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Doctor Asks To Be Called By Her Professional Title, Men On The Internet Get Angry

Women with PhDs are adding their titles to their Twitter handles with the hashtag #ImmodestWomen.
Women with PhDs are adding their titles to their Twitter handles with the hashtag #ImmodestWomen.

Dr. Fern Riddell is a historian with a PhD in sex, suffrage and entertainment in the Victorian and Edwardian era.

Her expertise has given her the opportunity to write for a number of high-profile publications like The Guardian and BBC History (she's even blogged for HuffPost!). Riddell also works as a historical consultant on a number of British TV shows, including "Ripper Street" and "Decline and Fall." She's written two books. And she's proud of her accomplishments.

Earlier this week, Riddell tweeted that she would like to be referred to by the title she worked for years to earn. Reasonable request, right?

According to some men on the internet, the answer is, "no."

Riddell was almost immediately bombarded with the kind of angry, indignant responses that greet many women who choose to be confident online.

"A wave of men suddenly jumped into my mentions saying I was vulgar and immodest," she told BBC News. "It immediately then became a gender issue."

But she didn't back down, and neither did a large group of supporters on Twitter, many of them also women with advanced degrees who were frustrated with the condescending behaviour they see in their day-to-day lives as well as online.

A large number of women with PhDs added their title to their Twitter handles, and they even launched the hashtag #ImmodestWomen to celebrate their assertiveness.

Riddell was also quick to bat away criticism from someone who quoted Tywin Lannister, the character on "Game of Thrones," unaware that Riddell had worked with Charles Dance, the British actor who played him.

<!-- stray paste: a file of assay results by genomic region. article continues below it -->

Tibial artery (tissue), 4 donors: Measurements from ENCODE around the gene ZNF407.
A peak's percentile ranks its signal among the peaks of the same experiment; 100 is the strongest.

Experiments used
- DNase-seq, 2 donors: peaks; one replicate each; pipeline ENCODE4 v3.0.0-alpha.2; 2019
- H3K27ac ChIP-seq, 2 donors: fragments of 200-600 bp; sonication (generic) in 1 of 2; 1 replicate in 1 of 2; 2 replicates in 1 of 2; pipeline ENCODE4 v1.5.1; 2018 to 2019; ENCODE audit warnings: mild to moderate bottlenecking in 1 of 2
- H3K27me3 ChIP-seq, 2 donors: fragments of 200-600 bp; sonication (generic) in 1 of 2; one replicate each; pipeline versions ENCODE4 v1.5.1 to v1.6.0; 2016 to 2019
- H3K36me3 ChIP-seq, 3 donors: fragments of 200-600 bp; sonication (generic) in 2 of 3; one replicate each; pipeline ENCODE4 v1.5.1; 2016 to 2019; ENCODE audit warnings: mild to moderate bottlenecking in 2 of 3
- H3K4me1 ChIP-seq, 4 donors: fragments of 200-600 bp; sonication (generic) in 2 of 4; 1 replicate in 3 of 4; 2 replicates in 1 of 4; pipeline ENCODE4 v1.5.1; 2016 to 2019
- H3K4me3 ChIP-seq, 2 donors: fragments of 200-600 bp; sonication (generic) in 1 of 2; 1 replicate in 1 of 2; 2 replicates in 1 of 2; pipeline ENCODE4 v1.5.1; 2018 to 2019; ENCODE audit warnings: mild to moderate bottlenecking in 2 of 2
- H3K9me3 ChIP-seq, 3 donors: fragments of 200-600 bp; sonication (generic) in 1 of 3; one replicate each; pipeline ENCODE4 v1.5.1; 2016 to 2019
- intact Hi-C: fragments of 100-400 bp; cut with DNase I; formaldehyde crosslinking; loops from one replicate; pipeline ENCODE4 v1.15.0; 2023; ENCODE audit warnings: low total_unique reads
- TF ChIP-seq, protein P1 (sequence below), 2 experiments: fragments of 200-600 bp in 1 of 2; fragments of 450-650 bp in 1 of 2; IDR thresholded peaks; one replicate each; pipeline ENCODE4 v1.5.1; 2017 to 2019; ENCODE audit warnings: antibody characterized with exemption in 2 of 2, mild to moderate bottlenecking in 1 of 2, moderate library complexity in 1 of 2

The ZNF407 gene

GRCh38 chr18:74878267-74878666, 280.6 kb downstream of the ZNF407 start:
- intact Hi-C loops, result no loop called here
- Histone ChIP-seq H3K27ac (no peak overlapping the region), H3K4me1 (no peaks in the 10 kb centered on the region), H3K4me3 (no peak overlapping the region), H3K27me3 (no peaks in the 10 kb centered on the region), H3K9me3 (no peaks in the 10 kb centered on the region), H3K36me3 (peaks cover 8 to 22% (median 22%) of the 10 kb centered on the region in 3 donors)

Riddell told the BBC that her initial tweet was prompted by a recent change in The Globe and Mail's style guide which would take out the prefix "Dr." and replace it with "Mr." or "Mrs." when referring to academics in a context outside of their work. According to the paper's new standards, only medical doctors would be referred to by title.

"It is outrageous," she told the broadcaster. "This is our expertise and people need to know when someone is an expert."

This isn't the first time professional women have been put down by men for ~daring~ to be experts in their respective fields.

In 2016, Dr. Katie Mack, an Australian theoretical astrophysicist, taught a master class in shutting down mansplainers in a tweet that went viral. After tweeting that climate change "scares the heck out of me," a man called Gary P Jackson replied, "Maybe you should learn some actual SCIENCE then, and stop listening to the criminals pushing the #GlobalWarming SCAM!" To which Mack replied:


The term "mansplaining," which Men Explain Things To Me author Rebecca Solnit has described as a combination of "overconfidence and cluelessness," has become a cultural phenomenon that's given a name to what women have been dealing with since, well, a really long time: being talked down to by men.

But social media can also be a significant platform for women to talk about these shared experiences. Last year, writer Tracy Clayton asked women on Twitter to share "the most infuriating thing you've had mansplained to you." What she got was tons of examples of men explaining to women on subjects from airplane terminals, tampons and even the definition of the word "indie," among many others.

CORRECTION: HuffPost Canada previously identified a Twitter user as a man, when they are a woman. The error has been fixed.

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